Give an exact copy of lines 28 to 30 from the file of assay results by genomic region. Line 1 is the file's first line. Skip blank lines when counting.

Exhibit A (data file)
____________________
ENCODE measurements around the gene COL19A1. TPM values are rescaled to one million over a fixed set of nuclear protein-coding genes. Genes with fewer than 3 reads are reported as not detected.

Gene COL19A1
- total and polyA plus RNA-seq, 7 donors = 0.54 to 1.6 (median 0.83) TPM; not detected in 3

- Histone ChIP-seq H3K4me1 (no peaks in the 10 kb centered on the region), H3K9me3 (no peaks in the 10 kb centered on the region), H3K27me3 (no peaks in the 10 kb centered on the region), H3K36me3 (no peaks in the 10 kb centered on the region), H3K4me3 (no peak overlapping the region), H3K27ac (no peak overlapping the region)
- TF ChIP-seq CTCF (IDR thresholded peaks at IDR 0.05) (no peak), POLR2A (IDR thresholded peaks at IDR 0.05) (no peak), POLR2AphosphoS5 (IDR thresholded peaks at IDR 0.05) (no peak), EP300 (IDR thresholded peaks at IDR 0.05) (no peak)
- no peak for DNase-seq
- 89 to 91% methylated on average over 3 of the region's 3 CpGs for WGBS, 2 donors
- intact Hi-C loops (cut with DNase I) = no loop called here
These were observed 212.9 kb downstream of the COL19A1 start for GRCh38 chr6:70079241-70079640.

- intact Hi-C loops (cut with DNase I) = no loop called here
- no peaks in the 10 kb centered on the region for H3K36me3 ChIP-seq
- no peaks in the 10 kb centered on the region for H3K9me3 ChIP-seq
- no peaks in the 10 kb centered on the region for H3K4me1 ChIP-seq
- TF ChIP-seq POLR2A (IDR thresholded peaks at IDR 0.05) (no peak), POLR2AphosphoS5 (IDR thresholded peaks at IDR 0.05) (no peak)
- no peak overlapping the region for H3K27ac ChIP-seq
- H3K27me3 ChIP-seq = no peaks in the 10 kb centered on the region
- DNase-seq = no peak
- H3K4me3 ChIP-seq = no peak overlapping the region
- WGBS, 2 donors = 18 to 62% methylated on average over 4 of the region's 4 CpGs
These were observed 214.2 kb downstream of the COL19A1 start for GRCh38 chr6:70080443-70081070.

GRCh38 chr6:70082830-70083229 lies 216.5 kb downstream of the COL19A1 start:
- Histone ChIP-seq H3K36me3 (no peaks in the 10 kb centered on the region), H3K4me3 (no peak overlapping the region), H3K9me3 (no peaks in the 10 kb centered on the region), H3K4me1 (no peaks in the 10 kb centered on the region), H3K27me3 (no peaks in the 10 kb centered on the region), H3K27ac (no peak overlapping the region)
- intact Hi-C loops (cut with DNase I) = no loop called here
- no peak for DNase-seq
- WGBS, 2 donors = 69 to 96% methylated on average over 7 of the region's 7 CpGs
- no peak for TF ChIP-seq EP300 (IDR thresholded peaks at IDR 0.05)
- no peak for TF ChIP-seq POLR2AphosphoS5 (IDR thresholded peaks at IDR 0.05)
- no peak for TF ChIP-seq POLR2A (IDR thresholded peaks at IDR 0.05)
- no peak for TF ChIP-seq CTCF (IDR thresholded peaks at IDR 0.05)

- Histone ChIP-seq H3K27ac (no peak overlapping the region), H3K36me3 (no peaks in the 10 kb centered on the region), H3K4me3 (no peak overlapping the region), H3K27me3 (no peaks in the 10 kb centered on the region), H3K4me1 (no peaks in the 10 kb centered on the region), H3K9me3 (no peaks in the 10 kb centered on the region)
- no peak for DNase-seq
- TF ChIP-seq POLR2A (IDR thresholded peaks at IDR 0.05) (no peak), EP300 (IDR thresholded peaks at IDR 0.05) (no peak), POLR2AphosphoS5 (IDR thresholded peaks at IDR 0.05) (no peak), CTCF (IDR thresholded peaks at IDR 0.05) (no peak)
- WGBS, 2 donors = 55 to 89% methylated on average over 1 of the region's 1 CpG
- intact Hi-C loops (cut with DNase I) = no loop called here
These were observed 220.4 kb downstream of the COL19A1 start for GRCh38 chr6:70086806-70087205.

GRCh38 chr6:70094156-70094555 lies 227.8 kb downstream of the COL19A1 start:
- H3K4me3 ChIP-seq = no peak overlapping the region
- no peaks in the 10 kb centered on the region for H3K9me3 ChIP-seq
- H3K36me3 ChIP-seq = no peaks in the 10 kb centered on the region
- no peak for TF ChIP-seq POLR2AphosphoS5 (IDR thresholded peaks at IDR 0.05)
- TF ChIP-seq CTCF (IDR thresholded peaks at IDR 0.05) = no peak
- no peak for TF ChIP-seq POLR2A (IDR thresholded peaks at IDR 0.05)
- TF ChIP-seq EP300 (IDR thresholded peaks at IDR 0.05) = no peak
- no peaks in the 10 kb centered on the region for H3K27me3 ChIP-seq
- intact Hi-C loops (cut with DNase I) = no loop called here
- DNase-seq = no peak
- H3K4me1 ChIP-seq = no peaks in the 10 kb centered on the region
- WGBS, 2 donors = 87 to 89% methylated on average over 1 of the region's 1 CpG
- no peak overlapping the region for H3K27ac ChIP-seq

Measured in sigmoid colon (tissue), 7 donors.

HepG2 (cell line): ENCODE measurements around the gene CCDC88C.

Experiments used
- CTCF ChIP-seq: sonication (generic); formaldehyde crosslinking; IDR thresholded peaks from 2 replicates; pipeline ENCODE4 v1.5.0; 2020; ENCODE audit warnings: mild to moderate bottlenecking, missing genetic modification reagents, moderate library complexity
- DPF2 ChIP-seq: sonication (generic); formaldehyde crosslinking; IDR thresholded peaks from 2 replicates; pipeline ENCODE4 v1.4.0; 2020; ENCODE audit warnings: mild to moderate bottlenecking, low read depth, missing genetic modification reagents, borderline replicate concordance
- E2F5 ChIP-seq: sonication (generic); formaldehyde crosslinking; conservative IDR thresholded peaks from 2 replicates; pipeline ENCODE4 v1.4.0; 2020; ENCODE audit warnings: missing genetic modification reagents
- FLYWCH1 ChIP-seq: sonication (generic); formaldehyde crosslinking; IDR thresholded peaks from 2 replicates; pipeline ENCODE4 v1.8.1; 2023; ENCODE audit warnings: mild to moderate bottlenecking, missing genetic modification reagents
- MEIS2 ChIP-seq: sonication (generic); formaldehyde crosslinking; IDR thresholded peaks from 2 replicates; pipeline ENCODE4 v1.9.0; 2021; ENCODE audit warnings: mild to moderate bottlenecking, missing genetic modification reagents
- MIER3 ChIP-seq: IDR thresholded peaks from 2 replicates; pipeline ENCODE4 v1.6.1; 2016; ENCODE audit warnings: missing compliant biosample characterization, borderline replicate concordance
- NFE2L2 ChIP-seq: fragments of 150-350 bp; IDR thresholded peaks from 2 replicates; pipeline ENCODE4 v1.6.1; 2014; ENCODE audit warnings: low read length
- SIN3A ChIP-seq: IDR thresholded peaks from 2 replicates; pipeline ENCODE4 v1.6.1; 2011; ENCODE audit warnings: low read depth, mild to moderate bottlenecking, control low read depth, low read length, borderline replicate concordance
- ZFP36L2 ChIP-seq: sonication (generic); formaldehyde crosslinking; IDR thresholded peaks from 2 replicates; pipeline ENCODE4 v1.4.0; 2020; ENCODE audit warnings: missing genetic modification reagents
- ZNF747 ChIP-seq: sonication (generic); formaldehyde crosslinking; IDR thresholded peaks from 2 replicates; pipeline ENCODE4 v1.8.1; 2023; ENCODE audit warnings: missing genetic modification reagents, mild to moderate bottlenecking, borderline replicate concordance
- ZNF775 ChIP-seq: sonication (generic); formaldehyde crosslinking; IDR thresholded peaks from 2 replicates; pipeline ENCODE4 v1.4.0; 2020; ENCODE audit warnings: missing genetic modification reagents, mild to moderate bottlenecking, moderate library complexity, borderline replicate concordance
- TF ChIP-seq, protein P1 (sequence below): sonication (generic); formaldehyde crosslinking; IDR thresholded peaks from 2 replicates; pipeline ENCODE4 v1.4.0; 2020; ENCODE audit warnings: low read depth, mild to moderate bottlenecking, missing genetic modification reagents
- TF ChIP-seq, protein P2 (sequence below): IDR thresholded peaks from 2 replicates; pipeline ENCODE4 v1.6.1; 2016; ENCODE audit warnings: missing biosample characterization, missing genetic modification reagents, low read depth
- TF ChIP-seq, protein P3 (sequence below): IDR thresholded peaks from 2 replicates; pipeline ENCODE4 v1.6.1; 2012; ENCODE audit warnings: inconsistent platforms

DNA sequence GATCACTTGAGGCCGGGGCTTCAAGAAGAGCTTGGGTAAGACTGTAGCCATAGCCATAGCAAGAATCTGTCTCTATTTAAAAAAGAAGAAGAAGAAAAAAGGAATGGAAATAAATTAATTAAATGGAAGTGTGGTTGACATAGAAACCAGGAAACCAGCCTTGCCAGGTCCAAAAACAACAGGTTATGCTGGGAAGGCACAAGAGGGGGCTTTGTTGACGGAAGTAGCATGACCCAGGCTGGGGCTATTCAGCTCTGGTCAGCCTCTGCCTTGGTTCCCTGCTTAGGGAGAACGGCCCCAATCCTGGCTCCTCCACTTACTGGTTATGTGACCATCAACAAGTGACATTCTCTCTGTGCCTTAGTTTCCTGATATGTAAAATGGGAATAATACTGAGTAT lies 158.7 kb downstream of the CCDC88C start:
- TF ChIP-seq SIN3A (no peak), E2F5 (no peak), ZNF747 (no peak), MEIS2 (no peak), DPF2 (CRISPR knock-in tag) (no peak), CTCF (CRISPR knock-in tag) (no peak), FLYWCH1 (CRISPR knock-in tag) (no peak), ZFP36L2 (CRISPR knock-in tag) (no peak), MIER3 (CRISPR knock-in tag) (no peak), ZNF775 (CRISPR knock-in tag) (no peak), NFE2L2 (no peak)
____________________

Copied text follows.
- no peak for TF ChIP-seq POLR2A (IDR thresholded peaks at IDR 0.05)
- no peak for TF ChIP-seq CTCF (IDR thresholded peaks at IDR 0.05)

- Histone ChIP-seq H3K27ac (no peak overlapping the region), H3K36me3 (no peaks in the 10 kb centered on the region), H3K4me3 (no peak overlapping the region), H3K27me3 (no peaks in the 10 kb centered on the region), H3K4me1 (no peaks in the 10 kb centered on the region), H3K9me3 (no peaks in the 10 kb centered on the region)